Taking on your partner’s children is never going to be easy. You don’t want to replace their mum, but similarly you want to play a role in their lives.

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With fictional stepmothers like Cinderella’s, it’s no wonder women feel concerned about becoming a part of a child’s, or adult’s, life.

So how do you run the stepmother gauntlet and emerge with your family – and sanity – unscathed? Here’s some sage advice on from women who have been there, done that.

1. Don’t try to be your stepchild’s friend

Holding hands


“I was always stepmum,” says Anissa Cantell, who became a stepmother 13 years ago when she married her husband David. The couple have since set up a property business.

“Not quite Mum, but hopefully firm but fair and a bit of a go-between for my stepson and his dad. He showed me the utmost respect.

“I was also there for grown-up advice, perhaps like an auntie. I think as a result, I got all of the awkward questions like ‘what is the difference between a transsexual and a transvestite?’.

“I like to think I hold balanced and informed views so it was a pleasure to be asked.

“Everyone who met us in public thought we were mother and son and neither of us corrected them (unless really needed) so I think that helped him feel that I wished he was my son – which I certainly did.”

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2. Don’t feel you need to replace your stepchild’s mother

Stephanie Carey has three stepchildren aged between 10 and 21. She advises stepmums to be aware of what they say about their stepchild’s mother. “I think you should never ever speak poorly of the child’s birth mother,” she says.

“I have always been very intent on making sure they know I love them but not replace their mother.

“However, with my youngest stepchild I wish I would have shown her more affection equivalent to the affection I show my biological daughter.”

Speaking of which….

3. Try to make friends with your stepchild’s mother

Friends having a cup of coffee


Look, this one just isn’t always going to pan out, but try for civility at the very least.

“If at all possible, make friends or at least acquaintances with your stepchild’s biological mum,” says Libby Webber. “I’ve always got on well with my husband’s ex-wife.

“I can’t tell you the number of times I rang her and had a conversation that clarified what was going on with my stepson. We’d liaise on homework, what he was or wasn’t eating, Christmas and birthday presents etc.

“It totally nips in the bud any of that ‘playing one off against the other’ malarkey.”

4. Don’t give up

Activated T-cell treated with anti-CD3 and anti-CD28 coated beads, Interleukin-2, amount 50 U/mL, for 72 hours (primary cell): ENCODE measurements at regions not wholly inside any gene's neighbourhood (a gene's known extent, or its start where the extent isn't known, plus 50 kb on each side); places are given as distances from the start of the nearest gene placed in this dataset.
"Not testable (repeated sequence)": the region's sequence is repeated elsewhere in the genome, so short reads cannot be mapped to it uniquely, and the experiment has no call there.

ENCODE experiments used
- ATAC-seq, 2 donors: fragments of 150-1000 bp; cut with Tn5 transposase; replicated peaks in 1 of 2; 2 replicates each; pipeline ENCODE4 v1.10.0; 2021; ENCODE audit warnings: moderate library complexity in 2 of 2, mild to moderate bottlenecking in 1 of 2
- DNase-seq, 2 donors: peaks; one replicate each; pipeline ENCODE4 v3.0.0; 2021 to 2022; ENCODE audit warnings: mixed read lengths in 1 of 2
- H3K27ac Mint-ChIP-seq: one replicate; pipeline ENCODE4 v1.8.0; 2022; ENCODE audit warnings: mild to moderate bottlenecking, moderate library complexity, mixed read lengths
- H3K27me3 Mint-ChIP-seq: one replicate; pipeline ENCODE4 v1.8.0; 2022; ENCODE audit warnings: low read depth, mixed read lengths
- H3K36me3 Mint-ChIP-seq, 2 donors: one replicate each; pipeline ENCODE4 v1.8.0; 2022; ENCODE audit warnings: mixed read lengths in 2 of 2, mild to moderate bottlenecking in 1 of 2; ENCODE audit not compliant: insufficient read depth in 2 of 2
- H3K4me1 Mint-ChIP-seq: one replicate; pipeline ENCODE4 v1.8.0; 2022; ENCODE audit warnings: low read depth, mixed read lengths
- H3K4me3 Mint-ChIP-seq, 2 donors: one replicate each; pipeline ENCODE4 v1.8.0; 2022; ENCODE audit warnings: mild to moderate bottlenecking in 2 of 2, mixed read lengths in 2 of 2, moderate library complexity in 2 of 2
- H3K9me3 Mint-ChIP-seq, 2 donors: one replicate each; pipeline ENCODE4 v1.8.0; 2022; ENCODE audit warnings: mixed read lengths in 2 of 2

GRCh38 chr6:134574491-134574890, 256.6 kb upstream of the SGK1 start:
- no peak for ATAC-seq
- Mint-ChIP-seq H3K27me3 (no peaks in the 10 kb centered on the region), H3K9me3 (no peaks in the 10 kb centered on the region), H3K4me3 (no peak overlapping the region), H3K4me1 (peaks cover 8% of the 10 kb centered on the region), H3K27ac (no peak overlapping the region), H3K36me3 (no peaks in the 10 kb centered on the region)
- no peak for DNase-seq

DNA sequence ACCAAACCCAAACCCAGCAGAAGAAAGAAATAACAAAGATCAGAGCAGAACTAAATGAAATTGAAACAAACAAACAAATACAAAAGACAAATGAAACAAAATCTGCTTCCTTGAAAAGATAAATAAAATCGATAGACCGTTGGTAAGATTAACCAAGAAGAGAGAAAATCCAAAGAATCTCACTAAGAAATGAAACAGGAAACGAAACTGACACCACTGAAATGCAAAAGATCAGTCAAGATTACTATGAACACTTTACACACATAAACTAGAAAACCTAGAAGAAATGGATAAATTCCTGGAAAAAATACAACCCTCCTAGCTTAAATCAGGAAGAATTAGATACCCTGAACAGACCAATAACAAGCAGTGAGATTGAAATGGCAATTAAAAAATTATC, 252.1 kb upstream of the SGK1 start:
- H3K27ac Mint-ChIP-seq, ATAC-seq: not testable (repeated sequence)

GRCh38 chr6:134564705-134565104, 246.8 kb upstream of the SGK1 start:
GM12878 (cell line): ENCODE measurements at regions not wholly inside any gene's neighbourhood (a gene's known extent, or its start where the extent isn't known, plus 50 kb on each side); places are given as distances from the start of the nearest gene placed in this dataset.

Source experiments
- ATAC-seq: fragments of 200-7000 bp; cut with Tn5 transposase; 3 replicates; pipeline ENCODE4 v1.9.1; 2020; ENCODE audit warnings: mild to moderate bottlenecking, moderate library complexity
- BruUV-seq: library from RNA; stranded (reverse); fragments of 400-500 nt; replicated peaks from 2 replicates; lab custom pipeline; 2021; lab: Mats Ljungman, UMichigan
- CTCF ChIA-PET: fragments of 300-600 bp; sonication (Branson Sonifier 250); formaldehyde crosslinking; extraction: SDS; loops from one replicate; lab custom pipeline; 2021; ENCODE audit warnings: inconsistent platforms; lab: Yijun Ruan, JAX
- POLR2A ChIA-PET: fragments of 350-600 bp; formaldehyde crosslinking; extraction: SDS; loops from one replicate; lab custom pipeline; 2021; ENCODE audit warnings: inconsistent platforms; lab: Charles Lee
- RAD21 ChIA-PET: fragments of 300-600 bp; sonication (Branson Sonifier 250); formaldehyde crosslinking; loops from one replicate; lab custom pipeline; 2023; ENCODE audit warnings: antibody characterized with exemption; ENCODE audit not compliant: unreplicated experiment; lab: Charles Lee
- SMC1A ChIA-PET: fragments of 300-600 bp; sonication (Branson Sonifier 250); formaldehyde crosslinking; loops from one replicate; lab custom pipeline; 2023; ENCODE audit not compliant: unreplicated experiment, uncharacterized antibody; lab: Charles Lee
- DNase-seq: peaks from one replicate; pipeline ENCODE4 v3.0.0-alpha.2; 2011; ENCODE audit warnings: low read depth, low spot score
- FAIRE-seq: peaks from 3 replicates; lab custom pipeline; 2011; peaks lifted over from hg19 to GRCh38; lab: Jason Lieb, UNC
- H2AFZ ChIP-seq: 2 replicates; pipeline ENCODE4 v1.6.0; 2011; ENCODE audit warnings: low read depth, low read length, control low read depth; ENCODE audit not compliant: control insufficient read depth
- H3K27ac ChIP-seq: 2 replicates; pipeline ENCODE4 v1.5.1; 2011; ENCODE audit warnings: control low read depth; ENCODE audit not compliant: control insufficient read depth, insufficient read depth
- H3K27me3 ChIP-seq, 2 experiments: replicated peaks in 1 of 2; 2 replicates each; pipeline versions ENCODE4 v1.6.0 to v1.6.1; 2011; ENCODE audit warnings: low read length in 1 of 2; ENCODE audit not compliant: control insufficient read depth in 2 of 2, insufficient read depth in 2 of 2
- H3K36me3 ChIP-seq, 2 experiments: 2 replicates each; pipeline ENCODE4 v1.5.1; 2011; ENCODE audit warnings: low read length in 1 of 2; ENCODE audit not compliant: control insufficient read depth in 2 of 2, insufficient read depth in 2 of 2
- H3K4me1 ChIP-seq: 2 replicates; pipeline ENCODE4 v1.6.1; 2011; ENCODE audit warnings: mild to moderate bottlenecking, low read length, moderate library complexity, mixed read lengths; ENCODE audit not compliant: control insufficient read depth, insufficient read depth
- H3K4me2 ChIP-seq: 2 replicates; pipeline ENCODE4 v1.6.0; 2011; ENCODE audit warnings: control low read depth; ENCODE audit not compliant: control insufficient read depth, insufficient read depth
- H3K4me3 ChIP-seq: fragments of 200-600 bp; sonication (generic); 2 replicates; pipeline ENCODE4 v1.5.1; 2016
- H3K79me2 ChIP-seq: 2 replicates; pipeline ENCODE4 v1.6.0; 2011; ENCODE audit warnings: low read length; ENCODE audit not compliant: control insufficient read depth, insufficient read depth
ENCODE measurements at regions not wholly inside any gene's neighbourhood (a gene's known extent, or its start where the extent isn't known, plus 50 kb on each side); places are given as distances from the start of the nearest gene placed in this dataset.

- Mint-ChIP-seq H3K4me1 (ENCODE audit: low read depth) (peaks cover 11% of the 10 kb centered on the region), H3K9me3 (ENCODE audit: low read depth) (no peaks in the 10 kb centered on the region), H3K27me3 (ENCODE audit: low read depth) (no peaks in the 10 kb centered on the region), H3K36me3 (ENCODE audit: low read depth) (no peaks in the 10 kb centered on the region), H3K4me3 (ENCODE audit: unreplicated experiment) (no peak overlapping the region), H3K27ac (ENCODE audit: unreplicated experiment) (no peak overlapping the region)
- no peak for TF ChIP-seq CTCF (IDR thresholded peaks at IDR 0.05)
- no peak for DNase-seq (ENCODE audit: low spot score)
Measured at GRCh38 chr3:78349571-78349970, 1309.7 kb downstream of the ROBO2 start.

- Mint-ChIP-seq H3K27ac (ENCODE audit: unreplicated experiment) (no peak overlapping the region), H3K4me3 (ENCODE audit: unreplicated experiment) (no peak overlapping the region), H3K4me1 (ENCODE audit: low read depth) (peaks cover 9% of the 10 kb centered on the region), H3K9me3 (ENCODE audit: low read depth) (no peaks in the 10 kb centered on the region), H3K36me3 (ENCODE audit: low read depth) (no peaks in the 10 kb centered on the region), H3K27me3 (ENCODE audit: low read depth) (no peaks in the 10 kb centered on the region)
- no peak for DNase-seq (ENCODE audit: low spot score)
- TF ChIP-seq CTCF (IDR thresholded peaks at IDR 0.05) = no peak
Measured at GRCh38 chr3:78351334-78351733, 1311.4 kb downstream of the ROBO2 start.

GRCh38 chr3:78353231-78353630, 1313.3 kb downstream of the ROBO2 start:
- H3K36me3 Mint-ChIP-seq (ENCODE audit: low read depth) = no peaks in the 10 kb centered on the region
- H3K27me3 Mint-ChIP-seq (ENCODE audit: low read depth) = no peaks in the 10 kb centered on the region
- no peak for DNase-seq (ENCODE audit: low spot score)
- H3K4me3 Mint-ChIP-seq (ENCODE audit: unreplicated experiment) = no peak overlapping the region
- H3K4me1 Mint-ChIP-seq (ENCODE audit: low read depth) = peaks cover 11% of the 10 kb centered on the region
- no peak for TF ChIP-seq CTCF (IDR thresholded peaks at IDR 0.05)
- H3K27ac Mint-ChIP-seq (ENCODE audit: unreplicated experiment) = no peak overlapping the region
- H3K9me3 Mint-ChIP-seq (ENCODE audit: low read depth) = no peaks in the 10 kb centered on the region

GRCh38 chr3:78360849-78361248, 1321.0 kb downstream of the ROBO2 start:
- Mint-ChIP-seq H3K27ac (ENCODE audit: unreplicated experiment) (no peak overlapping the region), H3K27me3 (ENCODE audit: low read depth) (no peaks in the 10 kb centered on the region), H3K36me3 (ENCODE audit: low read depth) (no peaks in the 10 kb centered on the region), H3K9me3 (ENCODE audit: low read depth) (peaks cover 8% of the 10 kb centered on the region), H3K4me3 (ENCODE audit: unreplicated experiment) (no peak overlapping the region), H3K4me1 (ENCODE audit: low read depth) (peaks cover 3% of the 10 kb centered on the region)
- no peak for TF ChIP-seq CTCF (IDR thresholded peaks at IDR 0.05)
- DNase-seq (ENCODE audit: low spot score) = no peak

At times, things between you and your stepchild may feel fractious, but most things are recoverable.

“Remember that once you take on the role of stepmum and enter a relationship with someone who already has kids you have to treat those kids as your own,” says Tracy Pittman, stepmum of four children between the ages of six and 15. “By getting in the relationship, you’re accepting that role.

“Those kids didn’t choose to have you in their lives; you chose to be there, so act like it.

“Stepkids are usually not fond of new stepparents at first, so it takes work and you have to not give up.”

5. Establish a support network

(Ingram Publishing/Thinkstock)


“At times I felt utterly adrift and powerless, and completely out of my depth,” says Libby. “I had no experience of motherhood and my default ideas of ‘how to bring up a child’ were based on my own upbringing and they didn’t fit with what my stepson was used to.

“My greatest comfort at times like that, aside from a moan at hubby, was other female friends – some of whom were other stepmums.

“Honestly, get a good support network of other stepmums, maybe a mix of those with their own kids and those without. It’s a lifeline!”

6. Put on a united front

“Be clear what your own standards are and don’t bend too far in accommodating your new family,” says Kathryn Minchew.

“I told my husband that I believed parents (biological and step) needed to present a unified front and while I expected him to always put his kids first, I also expected him to back me up in front of them.

“I apply this same rule to myself, and their mother is spoken about with respect in my home. As a result my stepkids show me the same respect they do their parents.”

7. Have fun!

Children on swings
(Gareth Fuller/PA)


Whether your stepkids are 12 or 32, it’s important to try to have fun and create memories together.

“Some of my happiest memories with my stepson are of us playing a sci-fi version of cowboys and Indians in the local park with invisible aliens lurking in every tree,” says Libby.

“Playing is such a powerful bonding activity.”

8. Go slowly

This is a period when everyone is adjusting, so don’t feel like everything should be perfect right away.

“Don’t try to take over and do everything,” says Jesse Tennyson, a stepmum of four years. “Find a place in the family that’s good for your relationship and for the kids.

“Sometimes kids need reassurance that their other parent is not being replaced, so offer them that comfort by saying, ‘No-one can replace your mommy. Your mum is always your mom. I am another grown-up who loves you though’.”

This advice is not set in stone. Every relationship is different and you’ll find joys and challenges to being a stepparent that are unique to you. Good luck!